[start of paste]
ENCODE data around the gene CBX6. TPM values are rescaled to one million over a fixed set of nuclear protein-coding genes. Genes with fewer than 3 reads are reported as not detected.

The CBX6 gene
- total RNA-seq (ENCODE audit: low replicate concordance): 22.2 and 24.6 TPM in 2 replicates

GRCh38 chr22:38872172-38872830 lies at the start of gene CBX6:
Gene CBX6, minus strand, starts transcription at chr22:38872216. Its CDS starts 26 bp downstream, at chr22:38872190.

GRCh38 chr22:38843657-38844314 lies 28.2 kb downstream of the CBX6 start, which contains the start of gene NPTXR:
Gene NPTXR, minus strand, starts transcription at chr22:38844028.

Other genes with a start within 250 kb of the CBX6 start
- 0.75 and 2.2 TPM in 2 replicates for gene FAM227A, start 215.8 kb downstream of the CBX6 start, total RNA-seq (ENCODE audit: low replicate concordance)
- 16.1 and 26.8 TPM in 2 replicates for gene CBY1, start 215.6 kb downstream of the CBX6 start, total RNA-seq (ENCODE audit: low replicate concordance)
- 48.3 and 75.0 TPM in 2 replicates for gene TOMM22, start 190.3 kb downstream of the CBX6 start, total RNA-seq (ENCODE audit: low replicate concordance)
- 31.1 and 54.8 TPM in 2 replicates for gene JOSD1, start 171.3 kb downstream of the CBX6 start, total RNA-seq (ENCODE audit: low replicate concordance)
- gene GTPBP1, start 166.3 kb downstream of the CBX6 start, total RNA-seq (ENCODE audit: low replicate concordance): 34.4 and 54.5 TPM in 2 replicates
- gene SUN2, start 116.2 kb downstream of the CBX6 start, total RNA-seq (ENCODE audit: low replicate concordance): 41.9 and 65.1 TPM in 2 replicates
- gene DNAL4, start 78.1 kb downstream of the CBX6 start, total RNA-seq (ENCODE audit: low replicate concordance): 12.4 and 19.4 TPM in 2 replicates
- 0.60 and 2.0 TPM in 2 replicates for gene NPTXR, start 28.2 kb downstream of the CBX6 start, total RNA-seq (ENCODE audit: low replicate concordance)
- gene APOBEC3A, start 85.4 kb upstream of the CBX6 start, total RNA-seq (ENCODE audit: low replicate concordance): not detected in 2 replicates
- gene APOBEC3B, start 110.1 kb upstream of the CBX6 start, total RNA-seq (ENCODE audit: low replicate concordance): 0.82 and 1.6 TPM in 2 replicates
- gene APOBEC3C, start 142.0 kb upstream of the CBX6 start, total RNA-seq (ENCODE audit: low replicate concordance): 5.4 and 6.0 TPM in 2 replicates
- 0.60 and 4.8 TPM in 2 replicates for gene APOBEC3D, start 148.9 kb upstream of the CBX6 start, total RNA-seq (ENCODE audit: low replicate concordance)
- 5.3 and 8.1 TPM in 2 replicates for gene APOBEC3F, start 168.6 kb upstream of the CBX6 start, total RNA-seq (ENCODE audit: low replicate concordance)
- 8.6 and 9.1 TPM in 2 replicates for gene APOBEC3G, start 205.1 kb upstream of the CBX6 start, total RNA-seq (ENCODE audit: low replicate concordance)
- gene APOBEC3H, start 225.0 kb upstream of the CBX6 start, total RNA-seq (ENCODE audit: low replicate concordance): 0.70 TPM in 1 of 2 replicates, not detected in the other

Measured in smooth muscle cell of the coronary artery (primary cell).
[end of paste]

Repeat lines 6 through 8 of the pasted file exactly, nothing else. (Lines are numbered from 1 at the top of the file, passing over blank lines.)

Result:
GRCh38 chr22:38843657-38844314 lies 28.2 kb downstream of the CBX6 start, which contains the start of gene NPTXR:
Gene NPTXR, minus strand, starts transcription at chr22:38844028.

Other genes with a start within 250 kb of the CBX6 start